Mycroft  works for the British government, by heading up various programs for the war department. He’s working in an advisory capacity to creating innovations that would help the Brits win the wars he is sure are headed their way; he mentions to the queen that she should look to Germany, and that they need something to help them guard against the new dirigibles that Germany intends to use against them (she flatly denies this based on her family associations and insists he stop creating machines that can kill people). When she orders him to sink the submarine they have built, he has the grand idea to kill the German spies after it at the same time, by luring them into a trap and causing it to explode. Holmes says of him that his calculations are never wrong in their predictions, which means Watson’s pocket watch must be slow. Mycroft has a lot of scorn for his brother, because rather than a useful profession, he likes to play “games” and “solve mysteries.” He orders him to drop the case, and then rather meanly points out his inability to spot the obvious problem in his midst (someone working against him from within, and in fact, Holmes has been “helping the enemy!”). Mycroft likes to categorize things when working on them. He urges the queen to face the facts rather than rely on delusions or kindness, and is focused on efficiency. He delegates and has other people invent the machines he intends to use to win the war. Mycroft shows very little emotion and very little ambition in the sensory environment; he goes to Scotland to give the queen a tour of the submarine but rarely leaves his London club.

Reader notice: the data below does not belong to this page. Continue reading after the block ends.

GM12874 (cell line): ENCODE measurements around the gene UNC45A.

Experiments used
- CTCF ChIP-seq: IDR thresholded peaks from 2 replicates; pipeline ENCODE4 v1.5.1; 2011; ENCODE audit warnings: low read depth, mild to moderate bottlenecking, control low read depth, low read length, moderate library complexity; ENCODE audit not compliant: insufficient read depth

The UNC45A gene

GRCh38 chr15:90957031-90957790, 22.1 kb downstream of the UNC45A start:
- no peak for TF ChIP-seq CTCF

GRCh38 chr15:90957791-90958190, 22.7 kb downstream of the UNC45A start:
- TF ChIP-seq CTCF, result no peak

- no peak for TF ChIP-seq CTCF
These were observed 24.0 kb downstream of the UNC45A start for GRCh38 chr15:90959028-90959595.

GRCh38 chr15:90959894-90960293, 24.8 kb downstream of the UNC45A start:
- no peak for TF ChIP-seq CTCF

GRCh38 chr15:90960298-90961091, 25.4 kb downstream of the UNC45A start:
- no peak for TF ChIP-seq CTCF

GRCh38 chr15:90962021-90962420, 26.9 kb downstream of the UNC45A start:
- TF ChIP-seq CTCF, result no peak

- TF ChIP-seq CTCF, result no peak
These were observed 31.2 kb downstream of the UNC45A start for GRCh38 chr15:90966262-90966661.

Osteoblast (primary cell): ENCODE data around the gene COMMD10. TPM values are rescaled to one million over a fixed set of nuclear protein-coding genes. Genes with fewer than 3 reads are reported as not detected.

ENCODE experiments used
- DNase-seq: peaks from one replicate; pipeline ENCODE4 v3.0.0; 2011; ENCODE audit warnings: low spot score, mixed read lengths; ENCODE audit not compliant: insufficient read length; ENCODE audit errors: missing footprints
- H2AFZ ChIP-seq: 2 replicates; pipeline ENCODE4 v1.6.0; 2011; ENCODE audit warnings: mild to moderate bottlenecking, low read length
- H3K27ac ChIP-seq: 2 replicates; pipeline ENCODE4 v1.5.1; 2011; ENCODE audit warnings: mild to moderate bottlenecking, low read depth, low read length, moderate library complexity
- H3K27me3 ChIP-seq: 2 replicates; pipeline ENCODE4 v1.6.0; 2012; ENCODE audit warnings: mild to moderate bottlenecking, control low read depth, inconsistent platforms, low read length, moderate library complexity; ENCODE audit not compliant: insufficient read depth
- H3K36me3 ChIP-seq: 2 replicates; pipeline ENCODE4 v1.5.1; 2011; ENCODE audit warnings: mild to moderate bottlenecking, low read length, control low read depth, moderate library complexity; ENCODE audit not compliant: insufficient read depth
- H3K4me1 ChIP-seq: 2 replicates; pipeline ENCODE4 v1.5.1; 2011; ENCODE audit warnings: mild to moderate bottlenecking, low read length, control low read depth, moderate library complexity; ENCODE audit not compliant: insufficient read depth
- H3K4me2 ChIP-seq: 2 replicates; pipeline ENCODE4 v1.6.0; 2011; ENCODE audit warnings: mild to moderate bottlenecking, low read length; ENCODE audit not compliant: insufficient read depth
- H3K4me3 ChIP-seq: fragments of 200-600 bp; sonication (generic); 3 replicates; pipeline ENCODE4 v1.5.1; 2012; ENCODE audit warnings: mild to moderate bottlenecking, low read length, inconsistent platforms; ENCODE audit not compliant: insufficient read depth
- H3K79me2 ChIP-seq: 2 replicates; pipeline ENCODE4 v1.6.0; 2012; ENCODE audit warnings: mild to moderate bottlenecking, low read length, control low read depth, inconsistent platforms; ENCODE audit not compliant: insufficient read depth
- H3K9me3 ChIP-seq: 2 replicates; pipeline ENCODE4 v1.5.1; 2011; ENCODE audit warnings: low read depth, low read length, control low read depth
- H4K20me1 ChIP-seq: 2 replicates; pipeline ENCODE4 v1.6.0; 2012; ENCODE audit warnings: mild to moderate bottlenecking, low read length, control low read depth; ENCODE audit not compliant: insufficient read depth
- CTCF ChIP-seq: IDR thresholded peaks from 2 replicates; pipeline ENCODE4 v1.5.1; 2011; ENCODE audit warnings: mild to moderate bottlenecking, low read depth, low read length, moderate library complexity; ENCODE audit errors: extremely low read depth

Enneagram: 5w4 sp/so

Mycroft doesn’t go out much, he prefers to stay cooped up in a pleasant place where no one talks to him, and give orders without budging out of his comfort zone. He has also taken pains to keep himself isolated, by having no family or anyone relying on him other than his work, which he can do from a distance and through correspondence. He remains detached in all his conversations with his brother, even cruel in his comments about Holmes’ mistakes and shortcomings. He believes in preparing for the worst and assumes he knows what is the best way to do that. His 4 wing is somewhat melodramatic and grandiose, but also a tad bit arrogant. He knows he’s smarter than his brother and rubs it in, that they are both different (but he is a bit superior, because he works for the British government, which is more preferable than being a mere private detective).